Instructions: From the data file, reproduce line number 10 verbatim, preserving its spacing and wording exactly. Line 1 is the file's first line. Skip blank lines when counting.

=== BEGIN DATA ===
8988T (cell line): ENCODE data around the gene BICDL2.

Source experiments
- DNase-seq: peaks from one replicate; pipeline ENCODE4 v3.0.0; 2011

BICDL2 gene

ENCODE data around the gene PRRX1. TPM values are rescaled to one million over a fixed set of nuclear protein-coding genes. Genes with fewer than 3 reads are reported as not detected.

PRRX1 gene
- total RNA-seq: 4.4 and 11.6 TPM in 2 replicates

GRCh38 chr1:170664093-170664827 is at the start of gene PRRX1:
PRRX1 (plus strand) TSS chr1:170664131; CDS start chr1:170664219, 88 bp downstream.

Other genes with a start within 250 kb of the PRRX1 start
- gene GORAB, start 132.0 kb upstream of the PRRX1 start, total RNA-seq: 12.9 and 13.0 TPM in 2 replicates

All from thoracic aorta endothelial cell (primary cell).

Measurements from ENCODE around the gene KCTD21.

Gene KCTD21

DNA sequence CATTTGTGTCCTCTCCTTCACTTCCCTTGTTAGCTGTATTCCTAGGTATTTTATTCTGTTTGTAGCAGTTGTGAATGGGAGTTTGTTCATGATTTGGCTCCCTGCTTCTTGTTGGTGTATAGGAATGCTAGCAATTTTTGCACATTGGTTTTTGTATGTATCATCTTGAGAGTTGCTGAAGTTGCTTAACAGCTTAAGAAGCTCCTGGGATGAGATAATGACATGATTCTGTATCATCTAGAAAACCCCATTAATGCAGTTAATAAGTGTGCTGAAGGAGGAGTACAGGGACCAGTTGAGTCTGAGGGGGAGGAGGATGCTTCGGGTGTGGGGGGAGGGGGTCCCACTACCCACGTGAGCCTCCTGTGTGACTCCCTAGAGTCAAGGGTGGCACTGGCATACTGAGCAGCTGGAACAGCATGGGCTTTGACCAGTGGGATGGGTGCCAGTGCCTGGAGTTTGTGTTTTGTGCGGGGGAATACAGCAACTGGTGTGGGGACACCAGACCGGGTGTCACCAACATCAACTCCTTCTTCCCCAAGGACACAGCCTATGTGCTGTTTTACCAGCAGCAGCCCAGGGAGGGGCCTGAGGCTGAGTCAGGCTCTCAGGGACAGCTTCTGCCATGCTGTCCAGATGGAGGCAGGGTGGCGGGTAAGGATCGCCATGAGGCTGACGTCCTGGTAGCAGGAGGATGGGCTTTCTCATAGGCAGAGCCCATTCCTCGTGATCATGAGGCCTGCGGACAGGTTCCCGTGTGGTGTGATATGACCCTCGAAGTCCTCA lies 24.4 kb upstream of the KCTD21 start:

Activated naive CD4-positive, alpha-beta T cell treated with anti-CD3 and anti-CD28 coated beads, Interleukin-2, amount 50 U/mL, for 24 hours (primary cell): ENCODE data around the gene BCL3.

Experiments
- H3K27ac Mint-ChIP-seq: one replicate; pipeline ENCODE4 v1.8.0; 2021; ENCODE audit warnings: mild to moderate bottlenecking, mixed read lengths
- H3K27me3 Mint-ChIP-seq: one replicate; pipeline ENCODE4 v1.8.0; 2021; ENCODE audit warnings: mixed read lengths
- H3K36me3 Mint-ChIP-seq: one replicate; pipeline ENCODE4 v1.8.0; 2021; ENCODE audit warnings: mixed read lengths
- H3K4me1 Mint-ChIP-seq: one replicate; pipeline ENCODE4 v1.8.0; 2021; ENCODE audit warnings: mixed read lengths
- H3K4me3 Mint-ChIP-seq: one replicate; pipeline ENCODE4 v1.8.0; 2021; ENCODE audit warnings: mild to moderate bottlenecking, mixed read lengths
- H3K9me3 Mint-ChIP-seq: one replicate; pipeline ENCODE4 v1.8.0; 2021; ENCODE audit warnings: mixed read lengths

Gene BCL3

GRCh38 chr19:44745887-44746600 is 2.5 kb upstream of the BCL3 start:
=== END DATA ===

Other genes with a start within 250 kb of the PRRX1 start